Here are a few links to articles and videos I found interesting this week and want to share. Some are intellectual. Some are informative. Some are just fun. If you have some free time, check them out this weekend.
For those of you who have kids, here is a short but important article about the skills you should teach them at an early age.
Last week I linked to an interactive diagram showing the function and firing cycle of the Glock pistol. I don’t want to leave you 1911 shooters out, so here’s a similar one for 1911s. Please pay attention. You’ll need this diagram when your 1911 pukes!
Todd Green takes a look at the NYPD’s shooting data and analyzes how much time one should spend training in one-handed shooting techniques.
Look at the picture and try to figure out what caused this malfunction before you read the text (If you can’t tell, it’s an AR-15 receiver turned upside down).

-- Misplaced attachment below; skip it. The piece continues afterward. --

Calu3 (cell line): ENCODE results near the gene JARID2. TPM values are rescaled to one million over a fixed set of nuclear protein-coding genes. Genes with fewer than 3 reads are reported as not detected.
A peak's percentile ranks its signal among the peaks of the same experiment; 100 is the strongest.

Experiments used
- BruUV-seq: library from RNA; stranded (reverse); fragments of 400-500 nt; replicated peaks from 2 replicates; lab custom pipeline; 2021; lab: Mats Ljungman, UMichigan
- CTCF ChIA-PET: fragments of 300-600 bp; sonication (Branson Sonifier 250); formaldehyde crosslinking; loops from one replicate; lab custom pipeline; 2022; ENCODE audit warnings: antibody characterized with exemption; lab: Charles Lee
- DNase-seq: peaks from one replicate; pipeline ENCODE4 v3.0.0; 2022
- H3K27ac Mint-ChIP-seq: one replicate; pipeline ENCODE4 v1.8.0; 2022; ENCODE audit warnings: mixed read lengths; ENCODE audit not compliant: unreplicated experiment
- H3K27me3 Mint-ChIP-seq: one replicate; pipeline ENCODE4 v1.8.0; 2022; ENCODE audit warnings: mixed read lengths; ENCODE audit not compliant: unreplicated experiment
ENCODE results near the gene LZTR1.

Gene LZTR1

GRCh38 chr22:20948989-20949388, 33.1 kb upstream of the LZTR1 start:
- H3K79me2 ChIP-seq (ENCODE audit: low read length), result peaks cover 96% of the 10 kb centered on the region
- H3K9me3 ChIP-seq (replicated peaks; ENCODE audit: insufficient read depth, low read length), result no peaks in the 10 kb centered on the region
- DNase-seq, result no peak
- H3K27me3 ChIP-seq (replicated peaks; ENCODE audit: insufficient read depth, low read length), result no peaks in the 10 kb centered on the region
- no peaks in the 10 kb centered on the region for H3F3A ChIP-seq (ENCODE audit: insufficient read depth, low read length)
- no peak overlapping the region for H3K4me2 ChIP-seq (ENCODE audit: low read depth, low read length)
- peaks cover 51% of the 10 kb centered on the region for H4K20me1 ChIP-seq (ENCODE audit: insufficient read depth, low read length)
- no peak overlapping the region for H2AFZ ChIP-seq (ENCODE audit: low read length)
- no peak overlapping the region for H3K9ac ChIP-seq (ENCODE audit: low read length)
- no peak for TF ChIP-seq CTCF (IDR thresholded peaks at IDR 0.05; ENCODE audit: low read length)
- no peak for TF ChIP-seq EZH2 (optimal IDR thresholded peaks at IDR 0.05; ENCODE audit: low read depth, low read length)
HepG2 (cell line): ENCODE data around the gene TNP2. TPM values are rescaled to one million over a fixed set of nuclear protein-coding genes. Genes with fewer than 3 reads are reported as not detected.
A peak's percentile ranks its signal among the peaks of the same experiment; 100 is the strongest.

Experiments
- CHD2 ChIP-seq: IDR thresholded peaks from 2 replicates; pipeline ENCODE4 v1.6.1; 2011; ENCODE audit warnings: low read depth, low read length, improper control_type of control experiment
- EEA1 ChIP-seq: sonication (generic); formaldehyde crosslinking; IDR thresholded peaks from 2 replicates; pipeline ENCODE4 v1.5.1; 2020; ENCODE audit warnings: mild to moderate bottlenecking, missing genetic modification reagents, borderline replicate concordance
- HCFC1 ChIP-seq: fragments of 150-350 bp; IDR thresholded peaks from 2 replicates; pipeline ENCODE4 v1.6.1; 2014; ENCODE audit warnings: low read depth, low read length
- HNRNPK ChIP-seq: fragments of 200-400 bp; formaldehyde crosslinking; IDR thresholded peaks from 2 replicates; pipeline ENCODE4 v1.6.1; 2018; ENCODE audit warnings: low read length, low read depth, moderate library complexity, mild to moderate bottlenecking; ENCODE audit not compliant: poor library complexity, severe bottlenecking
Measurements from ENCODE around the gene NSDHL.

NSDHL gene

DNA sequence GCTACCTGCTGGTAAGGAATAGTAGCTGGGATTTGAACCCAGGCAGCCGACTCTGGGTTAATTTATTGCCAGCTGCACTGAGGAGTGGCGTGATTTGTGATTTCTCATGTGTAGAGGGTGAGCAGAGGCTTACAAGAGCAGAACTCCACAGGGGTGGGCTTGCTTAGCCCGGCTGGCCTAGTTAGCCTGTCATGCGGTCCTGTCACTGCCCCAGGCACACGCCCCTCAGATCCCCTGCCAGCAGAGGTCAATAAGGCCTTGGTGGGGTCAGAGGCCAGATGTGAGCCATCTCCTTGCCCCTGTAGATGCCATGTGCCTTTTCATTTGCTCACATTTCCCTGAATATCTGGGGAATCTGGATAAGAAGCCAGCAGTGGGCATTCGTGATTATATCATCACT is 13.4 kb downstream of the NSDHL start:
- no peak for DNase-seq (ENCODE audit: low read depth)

I got it right away, but it’s a rare one. I’ve only seen it a couple times in my career. If you ever have this happen in your gun, be certain to check the chamber and barrel for obstructions before shooting it again!
Ever since first working with a military unit in a wooded environment and seeing how badly the Army’s camouflage worked, I just don’t understand why they chose this pattern. It sucks in nearly every environment. It stands out in urban and wooded areas and glows at night. It’s horrible! I’m glad they are changing it. Don’t ever buy this pattern of camo. Stick to the older woodland style or the new multi-cam.
Concise and accurate advice about field treatment of snake bites. Don’t cut the wound and try to suck out the venom. Don’t use the Sawyer extractor. Immobilize the limb and get the patient to a hospital. The pressure immobilization technique he briefly mentioned is likely to be more effective for wounds created by snakes in Asia or Australia.
Grant Cunningham has an excellent series of articles about revolver malfunctions on his blog. What? You didn’t know revolvers could malfunction? They can. Check out Grant’s articles to see how to prevent or fix the problem.